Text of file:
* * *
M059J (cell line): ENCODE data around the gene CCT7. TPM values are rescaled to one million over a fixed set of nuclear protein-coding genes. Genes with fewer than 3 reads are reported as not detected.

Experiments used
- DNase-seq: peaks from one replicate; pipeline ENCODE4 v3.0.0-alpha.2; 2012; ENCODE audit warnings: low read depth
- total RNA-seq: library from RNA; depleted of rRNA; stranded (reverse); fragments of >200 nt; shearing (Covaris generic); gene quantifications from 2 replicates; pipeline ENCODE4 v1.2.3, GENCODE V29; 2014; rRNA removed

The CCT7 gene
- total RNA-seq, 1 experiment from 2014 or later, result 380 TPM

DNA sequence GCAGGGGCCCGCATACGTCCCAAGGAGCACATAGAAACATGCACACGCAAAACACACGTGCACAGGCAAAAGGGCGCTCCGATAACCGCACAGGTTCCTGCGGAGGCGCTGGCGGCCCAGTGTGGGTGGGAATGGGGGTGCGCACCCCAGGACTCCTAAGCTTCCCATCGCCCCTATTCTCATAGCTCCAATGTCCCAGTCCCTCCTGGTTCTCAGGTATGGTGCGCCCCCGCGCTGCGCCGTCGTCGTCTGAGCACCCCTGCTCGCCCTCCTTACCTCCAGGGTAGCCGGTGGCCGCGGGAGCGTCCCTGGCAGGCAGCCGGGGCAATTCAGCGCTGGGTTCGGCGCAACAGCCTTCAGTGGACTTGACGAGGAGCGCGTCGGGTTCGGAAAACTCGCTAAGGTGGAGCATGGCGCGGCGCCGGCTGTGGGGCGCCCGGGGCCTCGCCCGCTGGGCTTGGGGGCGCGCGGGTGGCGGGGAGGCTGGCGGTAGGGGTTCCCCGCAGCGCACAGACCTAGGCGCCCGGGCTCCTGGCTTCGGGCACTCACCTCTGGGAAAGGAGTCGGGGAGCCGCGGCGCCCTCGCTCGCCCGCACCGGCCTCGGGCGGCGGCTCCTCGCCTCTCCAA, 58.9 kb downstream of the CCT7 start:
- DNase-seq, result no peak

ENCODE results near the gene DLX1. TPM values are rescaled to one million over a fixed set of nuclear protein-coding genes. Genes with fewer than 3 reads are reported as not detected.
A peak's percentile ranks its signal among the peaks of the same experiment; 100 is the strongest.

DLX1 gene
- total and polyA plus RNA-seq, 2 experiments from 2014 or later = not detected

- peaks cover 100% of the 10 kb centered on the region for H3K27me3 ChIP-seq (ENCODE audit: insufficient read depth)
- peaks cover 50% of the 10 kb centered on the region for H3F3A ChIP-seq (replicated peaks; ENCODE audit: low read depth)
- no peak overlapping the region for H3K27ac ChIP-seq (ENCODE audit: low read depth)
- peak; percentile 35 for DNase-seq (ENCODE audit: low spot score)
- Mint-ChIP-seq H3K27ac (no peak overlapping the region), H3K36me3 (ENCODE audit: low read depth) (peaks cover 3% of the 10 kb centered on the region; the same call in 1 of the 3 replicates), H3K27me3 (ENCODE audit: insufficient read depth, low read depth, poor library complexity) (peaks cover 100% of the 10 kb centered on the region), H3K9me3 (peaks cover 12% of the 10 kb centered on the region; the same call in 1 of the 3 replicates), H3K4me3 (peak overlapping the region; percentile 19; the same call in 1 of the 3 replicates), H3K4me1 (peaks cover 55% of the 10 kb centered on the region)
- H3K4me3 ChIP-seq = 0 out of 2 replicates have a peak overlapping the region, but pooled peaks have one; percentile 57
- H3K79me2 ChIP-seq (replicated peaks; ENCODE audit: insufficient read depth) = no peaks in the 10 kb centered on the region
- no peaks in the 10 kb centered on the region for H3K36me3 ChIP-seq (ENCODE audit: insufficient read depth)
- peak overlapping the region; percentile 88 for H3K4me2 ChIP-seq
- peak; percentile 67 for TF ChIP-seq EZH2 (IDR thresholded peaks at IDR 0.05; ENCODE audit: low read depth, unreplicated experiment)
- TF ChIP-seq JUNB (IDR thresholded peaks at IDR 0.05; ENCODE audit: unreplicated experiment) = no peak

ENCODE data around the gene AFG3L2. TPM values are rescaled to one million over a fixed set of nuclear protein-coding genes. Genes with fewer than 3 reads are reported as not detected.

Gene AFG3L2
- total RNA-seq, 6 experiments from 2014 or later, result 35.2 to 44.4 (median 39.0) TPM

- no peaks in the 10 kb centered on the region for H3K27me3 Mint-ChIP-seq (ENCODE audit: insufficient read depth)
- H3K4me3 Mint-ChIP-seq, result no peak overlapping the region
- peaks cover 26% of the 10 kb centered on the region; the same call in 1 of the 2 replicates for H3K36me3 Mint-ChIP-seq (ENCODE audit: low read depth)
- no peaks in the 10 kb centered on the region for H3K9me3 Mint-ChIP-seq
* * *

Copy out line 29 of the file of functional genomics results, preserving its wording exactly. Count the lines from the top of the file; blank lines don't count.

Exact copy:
- peaks cover 26% of the 10 kb centered on the region; the same call in 1 of the 2 replicates for H3K36me3 Mint-ChIP-seq (ENCODE audit: low read depth)